400 Years of History and Cross-cultural Interactions in a Ritually Mounded Landscape of South Tanna, Vanuatu
Author(s): James Flexner
A mounded landscape in south Vanuatu provides archaeological evidence relating to chiefly performance, voyaging, and ritual transformation during a period of cross-cultural contacts spanning 400 years or more. The site of Kwaraka is located at the southern end of Tanna Island. The area has a view on clear days of the neighbouring islands Futuna and Aniwa, and there is ethnohistoric evidence of long-term patterns of interaction between Tannese people and the people of these nearby islands. Kwaraka is somewhat unique on Tanna for its large-scale stone constructions, which are rare elsewhere on the island, though common on Futuna and Aneityum. The site is also notable as the location where the first Christian missionaries, recent Samoan converts settled in the 1850s. This arrival brought about a new wave of mound construction, this time in the form of house mounds built by the ritual specialists. The Kwaraka mounds provide interesting material for thinking about long-term patterns of communal rituals, including feasting, exchange, and magical practices on Tanna.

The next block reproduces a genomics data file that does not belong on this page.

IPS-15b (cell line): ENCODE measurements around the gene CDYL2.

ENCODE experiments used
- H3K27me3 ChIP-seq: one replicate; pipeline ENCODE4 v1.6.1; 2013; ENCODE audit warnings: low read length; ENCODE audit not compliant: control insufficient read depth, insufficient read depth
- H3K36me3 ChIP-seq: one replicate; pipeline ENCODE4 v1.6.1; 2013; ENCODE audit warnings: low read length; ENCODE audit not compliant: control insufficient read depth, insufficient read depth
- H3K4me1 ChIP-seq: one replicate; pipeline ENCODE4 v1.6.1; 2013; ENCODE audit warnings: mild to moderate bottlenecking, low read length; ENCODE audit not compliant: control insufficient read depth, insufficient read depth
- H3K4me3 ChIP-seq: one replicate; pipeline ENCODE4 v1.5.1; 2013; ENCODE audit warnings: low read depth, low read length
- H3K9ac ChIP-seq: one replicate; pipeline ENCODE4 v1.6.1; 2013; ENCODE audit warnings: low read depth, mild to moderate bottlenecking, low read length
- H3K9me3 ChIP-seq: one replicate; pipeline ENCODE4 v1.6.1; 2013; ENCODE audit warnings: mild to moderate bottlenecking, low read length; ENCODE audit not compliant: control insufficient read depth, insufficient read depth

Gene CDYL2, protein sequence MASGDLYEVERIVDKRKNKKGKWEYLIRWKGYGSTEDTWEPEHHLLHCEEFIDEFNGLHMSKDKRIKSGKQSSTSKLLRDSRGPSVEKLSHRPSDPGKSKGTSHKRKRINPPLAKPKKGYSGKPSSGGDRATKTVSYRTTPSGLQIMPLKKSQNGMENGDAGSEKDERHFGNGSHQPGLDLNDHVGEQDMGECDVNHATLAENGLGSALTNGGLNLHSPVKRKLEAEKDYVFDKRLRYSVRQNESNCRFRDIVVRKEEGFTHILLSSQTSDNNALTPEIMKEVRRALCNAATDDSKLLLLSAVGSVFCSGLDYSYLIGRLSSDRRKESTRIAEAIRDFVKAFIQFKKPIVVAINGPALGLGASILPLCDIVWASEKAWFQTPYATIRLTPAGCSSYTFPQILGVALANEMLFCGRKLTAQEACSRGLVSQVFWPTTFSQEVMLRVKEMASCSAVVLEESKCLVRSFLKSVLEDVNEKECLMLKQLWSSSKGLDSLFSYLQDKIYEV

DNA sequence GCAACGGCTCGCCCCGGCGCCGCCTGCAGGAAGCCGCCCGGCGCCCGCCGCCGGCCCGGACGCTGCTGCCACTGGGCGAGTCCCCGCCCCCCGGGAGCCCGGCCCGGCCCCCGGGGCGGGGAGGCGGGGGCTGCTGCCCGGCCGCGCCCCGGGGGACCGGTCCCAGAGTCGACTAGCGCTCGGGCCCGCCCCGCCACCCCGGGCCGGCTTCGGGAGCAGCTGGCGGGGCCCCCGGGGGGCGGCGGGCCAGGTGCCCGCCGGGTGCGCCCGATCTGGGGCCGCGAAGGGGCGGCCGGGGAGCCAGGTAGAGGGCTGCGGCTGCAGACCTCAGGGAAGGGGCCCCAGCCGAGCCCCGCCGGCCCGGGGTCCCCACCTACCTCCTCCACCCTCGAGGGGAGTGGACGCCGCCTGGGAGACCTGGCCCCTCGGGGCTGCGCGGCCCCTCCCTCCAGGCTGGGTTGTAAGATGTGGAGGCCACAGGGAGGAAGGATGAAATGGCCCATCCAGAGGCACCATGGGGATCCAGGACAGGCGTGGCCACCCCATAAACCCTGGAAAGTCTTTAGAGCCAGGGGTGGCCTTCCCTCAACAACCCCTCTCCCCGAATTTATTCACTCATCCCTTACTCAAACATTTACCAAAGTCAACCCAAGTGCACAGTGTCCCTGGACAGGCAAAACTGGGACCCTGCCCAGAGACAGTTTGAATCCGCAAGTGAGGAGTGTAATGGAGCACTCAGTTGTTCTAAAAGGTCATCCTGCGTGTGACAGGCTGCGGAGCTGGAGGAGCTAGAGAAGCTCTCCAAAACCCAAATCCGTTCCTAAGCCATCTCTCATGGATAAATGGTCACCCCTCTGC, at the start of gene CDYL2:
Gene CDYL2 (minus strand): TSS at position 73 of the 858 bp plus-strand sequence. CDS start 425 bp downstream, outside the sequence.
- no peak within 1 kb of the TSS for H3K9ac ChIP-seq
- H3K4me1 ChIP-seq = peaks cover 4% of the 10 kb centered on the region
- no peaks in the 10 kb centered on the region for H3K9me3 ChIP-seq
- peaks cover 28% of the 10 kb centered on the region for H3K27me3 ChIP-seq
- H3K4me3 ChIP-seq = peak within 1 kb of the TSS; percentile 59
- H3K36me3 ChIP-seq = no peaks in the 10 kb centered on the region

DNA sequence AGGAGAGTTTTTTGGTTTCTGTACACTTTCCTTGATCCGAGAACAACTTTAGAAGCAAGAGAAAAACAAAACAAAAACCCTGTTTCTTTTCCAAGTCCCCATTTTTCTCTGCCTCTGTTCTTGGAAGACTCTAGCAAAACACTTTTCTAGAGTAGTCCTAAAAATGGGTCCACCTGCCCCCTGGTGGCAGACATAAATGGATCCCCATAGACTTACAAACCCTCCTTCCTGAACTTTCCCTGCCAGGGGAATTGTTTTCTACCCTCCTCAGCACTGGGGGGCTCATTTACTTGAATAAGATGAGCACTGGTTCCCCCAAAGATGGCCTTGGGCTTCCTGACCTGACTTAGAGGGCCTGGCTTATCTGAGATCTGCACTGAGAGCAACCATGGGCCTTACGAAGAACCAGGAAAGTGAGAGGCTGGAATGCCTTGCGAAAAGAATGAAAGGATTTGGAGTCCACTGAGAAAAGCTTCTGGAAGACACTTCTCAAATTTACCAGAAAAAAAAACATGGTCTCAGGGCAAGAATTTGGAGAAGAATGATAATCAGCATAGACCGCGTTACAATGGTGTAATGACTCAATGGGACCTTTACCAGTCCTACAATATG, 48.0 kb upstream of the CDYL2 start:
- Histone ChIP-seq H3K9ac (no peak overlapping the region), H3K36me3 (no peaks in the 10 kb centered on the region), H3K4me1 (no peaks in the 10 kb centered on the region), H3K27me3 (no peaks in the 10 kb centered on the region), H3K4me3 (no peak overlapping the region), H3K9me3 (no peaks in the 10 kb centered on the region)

Cite this Record
400 Years of History and Cross-cultural Interactions in a Ritually Mounded Landscape of South Tanna, Vanuatu. James Flexner. Presented at The 81st Annual Meeting of the Society for American Archaeology, Vancouver, British Columbia. 2017 ( tDAR id: 429672)
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min long: 111.973; min lat: -52.052 ; max long: -87.715; max lat: 53.331 ;
Abstract Id(s): 13203